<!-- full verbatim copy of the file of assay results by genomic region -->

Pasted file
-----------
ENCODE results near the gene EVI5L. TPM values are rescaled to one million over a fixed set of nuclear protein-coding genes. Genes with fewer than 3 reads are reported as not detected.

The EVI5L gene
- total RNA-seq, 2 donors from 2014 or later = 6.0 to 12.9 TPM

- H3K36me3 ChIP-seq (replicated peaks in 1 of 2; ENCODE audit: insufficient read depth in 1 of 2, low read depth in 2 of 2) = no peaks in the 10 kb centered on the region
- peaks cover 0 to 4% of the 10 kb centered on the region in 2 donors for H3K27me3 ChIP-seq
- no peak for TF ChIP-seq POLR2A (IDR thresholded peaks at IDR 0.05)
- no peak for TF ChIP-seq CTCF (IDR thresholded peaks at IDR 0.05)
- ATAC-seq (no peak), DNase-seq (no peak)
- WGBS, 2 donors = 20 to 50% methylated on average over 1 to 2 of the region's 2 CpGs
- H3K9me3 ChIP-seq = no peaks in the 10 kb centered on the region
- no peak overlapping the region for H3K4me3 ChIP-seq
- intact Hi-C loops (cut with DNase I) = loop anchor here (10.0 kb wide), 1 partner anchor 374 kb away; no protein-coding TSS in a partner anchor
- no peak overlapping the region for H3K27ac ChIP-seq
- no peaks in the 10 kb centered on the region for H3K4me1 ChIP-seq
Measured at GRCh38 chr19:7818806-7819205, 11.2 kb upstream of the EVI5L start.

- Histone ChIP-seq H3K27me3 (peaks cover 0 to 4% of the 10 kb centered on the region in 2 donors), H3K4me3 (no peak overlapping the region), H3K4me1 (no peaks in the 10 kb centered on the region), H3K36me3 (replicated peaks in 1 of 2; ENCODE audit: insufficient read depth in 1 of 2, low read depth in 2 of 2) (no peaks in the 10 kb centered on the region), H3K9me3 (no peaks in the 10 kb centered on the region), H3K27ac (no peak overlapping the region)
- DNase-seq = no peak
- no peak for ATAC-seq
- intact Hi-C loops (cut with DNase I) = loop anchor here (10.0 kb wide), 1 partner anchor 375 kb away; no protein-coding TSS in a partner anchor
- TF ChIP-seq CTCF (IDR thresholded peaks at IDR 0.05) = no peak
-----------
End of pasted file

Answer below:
ENCODE results near the gene EVI5L. TPM values are rescaled to one million over a fixed set of nuclear protein-coding genes. Genes with fewer than 3 reads are reported as not detected.

The EVI5L gene
- total RNA-seq, 2 donors from 2014 or later = 6.0 to 12.9 TPM

- H3K36me3 ChIP-seq (replicated peaks in 1 of 2; ENCODE audit: insufficient read depth in 1 of 2, low read depth in 2 of 2) = no peaks in the 10 kb centered on the region
- peaks cover 0 to 4% of the 10 kb centered on the region in 2 donors for H3K27me3 ChIP-seq
- no peak for TF ChIP-seq POLR2A (IDR thresholded peaks at IDR 0.05)
- no peak for TF ChIP-seq CTCF (IDR thresholded peaks at IDR 0.05)
- ATAC-seq (no peak), DNase-seq (no peak)
- WGBS, 2 donors = 20 to 50% methylated on average over 1 to 2 of the region's 2 CpGs
- H3K9me3 ChIP-seq = no peaks in the 10 kb centered on the region
- no peak overlapping the region for H3K4me3 ChIP-seq
- intact Hi-C loops (cut with DNase I) = loop anchor here (10.0 kb wide), 1 partner anchor 374 kb away; no protein-coding TSS in a partner anchor
- no peak overlapping the region for H3K27ac ChIP-seq
- no peaks in the 10 kb centered on the region for H3K4me1 ChIP-seq
Measured at GRCh38 chr19:7818806-7819205, 11.2 kb upstream of the EVI5L start.

- Histone ChIP-seq H3K27me3 (peaks cover 0 to 4% of the 10 kb centered on the region in 2 donors), H3K4me3 (no peak overlapping the region), H3K4me1 (no peaks in the 10 kb centered on the region), H3K36me3 (replicated peaks in 1 of 2; ENCODE audit: insufficient read depth in 1 of 2, low read depth in 2 of 2) (no peaks in the 10 kb centered on the region), H3K9me3 (no peaks in the 10 kb centered on the region), H3K27ac (no peak overlapping the region)
- DNase-seq = no peak
- no peak for ATAC-seq
- intact Hi-C loops (cut with DNase I) = loop anchor here (10.0 kb wide), 1 partner anchor 375 kb away; no protein-coding TSS in a partner anchor
- TF ChIP-seq CTCF (IDR thresholded peaks at IDR 0.05) = no peak